Texas Neighbors Fall 2016 : Page 6
A Grain that Packs a Punch
From baked goods to packing peanuts and even home insulation, grain sorghum is a small grain that packs a big punch.
Sorghum, sometimes called milo or maize, is grown from the Rio Grande Valley to the tip of the Texas Pan-handle. It’s green when growing. And turns brown or white, depending on the variety, when it’s ready for harvest.
We use it for all kinds of things—like feeding live-stock, pets and humans alike.
“If you are a person who has gluten intolerance or you have Celiac disease, sorghum doesn’t have gluten. You can make flour. You can buy beer that has sorghum in it,” Dale Artho, Deaf Smith County Farm Bureau member and grain sorghum grower, said.
Sorghum can also be popped like popcorn and turned into a sweet syrup. It’s even made into flour.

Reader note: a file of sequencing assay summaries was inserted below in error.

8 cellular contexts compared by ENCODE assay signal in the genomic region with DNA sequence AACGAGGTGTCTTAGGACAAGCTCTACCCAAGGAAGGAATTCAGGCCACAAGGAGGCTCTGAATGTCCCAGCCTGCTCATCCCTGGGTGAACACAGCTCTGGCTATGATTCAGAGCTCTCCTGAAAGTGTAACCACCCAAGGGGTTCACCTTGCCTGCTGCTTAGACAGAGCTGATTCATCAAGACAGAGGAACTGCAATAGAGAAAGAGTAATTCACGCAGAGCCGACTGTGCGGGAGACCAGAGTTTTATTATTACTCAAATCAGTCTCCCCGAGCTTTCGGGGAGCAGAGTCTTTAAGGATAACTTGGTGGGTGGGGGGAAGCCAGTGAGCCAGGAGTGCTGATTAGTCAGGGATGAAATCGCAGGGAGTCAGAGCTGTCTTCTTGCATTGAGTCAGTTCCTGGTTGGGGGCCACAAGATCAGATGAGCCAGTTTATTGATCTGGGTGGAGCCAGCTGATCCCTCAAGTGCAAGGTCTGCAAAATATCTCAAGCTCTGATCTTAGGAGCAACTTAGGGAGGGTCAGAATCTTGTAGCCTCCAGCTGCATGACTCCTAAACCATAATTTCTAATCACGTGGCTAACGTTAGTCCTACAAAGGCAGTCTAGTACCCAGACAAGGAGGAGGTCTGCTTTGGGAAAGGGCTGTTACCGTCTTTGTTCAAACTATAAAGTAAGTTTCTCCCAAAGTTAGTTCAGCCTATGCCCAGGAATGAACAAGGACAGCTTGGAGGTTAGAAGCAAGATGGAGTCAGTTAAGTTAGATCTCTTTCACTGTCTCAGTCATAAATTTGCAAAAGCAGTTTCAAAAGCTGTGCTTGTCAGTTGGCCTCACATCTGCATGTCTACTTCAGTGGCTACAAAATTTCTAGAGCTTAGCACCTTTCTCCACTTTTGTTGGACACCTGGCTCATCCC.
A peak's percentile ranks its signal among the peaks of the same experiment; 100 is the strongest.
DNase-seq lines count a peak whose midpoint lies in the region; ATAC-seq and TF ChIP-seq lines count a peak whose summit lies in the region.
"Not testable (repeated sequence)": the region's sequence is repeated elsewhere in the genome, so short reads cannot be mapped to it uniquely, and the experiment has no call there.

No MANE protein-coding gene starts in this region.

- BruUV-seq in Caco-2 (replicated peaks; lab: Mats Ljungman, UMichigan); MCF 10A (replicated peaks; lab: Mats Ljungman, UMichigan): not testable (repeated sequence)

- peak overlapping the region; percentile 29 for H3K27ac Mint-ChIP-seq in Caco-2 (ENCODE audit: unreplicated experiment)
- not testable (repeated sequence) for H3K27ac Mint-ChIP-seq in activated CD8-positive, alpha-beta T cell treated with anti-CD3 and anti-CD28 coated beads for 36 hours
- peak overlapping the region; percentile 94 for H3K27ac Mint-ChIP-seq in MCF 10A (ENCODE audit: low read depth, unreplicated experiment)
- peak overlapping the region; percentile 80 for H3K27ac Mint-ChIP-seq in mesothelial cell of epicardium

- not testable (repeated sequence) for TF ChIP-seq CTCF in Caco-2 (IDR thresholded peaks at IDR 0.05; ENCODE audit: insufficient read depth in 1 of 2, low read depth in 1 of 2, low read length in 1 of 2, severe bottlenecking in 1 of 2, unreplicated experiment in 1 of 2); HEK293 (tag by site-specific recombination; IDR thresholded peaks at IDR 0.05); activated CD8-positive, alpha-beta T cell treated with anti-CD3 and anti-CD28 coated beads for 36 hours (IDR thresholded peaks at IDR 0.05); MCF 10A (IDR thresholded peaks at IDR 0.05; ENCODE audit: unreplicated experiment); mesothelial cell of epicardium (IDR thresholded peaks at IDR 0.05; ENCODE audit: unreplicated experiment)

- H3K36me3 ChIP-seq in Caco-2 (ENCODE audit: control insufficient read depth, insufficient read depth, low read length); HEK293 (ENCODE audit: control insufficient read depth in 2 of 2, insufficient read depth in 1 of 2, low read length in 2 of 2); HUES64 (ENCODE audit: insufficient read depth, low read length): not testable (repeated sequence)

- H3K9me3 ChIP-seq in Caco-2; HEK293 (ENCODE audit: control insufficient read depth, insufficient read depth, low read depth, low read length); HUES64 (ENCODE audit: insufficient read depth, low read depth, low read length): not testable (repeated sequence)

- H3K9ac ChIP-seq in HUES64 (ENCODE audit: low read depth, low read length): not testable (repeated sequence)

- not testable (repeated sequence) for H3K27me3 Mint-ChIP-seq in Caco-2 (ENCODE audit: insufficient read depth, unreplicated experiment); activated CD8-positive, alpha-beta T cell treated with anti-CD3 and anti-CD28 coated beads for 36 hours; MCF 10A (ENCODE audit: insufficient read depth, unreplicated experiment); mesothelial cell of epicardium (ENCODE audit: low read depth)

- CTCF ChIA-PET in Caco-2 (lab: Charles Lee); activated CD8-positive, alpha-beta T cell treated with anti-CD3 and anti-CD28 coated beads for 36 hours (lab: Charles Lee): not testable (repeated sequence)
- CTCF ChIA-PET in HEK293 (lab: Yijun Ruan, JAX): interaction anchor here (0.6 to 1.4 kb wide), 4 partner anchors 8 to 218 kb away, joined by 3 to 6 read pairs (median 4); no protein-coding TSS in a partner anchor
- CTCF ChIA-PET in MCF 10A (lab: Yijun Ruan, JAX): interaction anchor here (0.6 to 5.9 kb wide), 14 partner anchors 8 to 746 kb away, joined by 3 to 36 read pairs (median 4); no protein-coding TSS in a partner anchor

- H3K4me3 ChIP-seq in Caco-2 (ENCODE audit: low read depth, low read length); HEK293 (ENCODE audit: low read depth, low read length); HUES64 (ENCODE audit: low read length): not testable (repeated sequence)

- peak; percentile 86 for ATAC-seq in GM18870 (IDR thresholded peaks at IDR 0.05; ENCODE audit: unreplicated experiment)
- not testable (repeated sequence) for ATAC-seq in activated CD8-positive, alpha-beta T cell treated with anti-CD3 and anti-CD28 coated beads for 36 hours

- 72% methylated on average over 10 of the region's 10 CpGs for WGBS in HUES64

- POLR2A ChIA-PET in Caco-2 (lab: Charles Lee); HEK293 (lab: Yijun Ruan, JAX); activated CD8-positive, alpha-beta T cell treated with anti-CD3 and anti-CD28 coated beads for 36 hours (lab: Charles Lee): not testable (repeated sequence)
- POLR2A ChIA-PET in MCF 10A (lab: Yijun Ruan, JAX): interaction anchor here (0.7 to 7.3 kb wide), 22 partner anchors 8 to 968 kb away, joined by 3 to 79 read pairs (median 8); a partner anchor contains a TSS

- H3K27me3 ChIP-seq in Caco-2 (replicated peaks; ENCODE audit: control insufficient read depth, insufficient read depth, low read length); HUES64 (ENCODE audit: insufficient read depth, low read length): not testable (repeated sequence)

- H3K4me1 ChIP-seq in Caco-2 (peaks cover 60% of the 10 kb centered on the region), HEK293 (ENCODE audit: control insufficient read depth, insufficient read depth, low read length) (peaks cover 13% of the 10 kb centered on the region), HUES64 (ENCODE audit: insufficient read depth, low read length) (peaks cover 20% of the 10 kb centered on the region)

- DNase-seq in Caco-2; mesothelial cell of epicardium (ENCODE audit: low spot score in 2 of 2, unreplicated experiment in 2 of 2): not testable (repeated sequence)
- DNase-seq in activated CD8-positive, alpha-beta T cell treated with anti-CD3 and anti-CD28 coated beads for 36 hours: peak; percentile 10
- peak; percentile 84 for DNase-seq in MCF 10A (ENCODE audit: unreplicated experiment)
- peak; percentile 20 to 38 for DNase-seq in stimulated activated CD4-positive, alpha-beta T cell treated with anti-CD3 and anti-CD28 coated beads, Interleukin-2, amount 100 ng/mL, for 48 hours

But its uses don’t stop there.
“You can make packing peanuts out of it that you would get from FedEx,” Artho said. “As a consumer, environmentally, you’re looking at a crop that’s very friendly to the environment. It fits in. There’s low water usage. There are high yields whenever the rains are there and still yields whenever it’s dry.”
And there’s more.
Sorghum is also used in ethanol and spray insulation for homes and other buildings.
But before the grain makes its way into our homes and products we use every day, it gets its start in fields like Artho’s.
Artho plants his sorghum from late April through June. He then harvests in September or October.
“For me, it’s a fun crop to grow. It’s a 90-day crop. It just comes up as such a pretty crop. We have different colors. You have the whites and the reds and the creams,” Artho said. “If you’re in the floral business, I would think that would be fun. We have different colors and that shows up in the combine bin.”
So the next time you’re driving through the country and see a colorful field of sorghum, think about all the ways those seeds are used. And know that Texas is second in the nation in terms of milo production—ensuring Texans have plenty of sorghum for all of its many uses.
Read the full article at http://texasneighbors.texasfarmbureau.org/article/A+Grain+that+Packs+a+Punch/2596231/342204/article.html.